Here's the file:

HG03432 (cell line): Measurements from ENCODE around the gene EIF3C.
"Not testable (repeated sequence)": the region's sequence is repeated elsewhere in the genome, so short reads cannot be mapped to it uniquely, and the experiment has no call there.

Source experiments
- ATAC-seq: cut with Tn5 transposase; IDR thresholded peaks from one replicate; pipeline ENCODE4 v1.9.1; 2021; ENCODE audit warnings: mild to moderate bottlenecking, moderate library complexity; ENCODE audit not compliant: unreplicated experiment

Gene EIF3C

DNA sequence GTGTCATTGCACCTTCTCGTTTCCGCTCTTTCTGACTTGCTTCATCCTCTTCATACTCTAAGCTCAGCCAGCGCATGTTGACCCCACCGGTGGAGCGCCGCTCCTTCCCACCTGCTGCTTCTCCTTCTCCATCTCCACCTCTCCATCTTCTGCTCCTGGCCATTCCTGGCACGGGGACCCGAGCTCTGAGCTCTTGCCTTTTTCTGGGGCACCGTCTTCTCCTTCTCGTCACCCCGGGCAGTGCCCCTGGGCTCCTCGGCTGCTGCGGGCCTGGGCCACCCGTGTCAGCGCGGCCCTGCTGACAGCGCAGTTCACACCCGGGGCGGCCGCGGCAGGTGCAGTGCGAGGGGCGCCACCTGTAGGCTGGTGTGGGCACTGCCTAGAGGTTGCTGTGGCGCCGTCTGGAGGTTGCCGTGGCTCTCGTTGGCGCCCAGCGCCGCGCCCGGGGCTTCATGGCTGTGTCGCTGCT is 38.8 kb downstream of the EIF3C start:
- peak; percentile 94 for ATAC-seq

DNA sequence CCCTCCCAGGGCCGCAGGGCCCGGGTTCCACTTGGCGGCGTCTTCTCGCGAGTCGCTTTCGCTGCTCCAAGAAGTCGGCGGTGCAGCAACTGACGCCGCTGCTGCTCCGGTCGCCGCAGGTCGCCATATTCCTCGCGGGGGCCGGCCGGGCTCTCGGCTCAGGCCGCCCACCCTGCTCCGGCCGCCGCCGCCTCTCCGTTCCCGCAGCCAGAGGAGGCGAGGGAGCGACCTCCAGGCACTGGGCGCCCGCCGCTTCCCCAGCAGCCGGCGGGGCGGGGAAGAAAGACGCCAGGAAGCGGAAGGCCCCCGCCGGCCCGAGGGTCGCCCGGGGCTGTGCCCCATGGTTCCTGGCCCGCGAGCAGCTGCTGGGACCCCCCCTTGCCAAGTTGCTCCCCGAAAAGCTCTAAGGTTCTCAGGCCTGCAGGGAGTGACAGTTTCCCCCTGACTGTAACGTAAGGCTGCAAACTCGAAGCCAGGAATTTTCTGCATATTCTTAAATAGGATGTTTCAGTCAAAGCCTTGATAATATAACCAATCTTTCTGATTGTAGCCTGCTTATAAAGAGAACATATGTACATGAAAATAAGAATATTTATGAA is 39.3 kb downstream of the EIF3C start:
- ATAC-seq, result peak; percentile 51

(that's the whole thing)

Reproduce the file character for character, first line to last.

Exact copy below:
HG03432 (cell line): Measurements from ENCODE around the gene EIF3C.
"Not testable (repeated sequence)": the region's sequence is repeated elsewhere in the genome, so short reads cannot be mapped to it uniquely, and the experiment has no call there.

Source experiments
- ATAC-seq: cut with Tn5 transposase; IDR thresholded peaks from one replicate; pipeline ENCODE4 v1.9.1; 2021; ENCODE audit warnings: mild to moderate bottlenecking, moderate library complexity; ENCODE audit not compliant: unreplicated experiment

Gene EIF3C

DNA sequence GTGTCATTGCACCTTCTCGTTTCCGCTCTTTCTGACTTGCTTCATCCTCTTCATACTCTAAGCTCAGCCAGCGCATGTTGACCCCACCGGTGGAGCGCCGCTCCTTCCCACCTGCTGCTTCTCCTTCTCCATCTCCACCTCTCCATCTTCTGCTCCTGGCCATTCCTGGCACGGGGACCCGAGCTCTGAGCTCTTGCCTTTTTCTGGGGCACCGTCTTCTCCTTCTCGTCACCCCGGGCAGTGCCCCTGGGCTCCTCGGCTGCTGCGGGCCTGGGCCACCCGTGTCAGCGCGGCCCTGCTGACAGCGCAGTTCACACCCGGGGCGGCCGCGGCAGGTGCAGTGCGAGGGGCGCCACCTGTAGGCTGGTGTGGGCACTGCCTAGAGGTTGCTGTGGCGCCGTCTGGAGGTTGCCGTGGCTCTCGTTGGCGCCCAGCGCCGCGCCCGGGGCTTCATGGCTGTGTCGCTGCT is 38.8 kb downstream of the EIF3C start:
- peak; percentile 94 for ATAC-seq

DNA sequence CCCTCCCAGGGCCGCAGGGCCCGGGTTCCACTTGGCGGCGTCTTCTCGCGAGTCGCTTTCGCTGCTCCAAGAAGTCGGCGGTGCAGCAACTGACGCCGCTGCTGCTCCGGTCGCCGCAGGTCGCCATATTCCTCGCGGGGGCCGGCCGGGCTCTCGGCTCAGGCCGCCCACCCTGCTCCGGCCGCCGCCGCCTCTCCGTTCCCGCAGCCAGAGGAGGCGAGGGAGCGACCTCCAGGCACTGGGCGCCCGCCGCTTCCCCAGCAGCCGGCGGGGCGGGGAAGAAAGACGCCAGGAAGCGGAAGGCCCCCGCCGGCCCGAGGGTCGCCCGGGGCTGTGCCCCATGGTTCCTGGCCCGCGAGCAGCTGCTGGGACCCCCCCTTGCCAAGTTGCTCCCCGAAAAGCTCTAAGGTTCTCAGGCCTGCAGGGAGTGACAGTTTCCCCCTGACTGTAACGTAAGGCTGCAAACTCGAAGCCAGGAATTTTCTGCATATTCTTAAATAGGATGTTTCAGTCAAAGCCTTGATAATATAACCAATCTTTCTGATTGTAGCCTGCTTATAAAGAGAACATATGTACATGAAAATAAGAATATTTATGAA is 39.3 kb downstream of the EIF3C start:
- ATAC-seq, result peak; percentile 51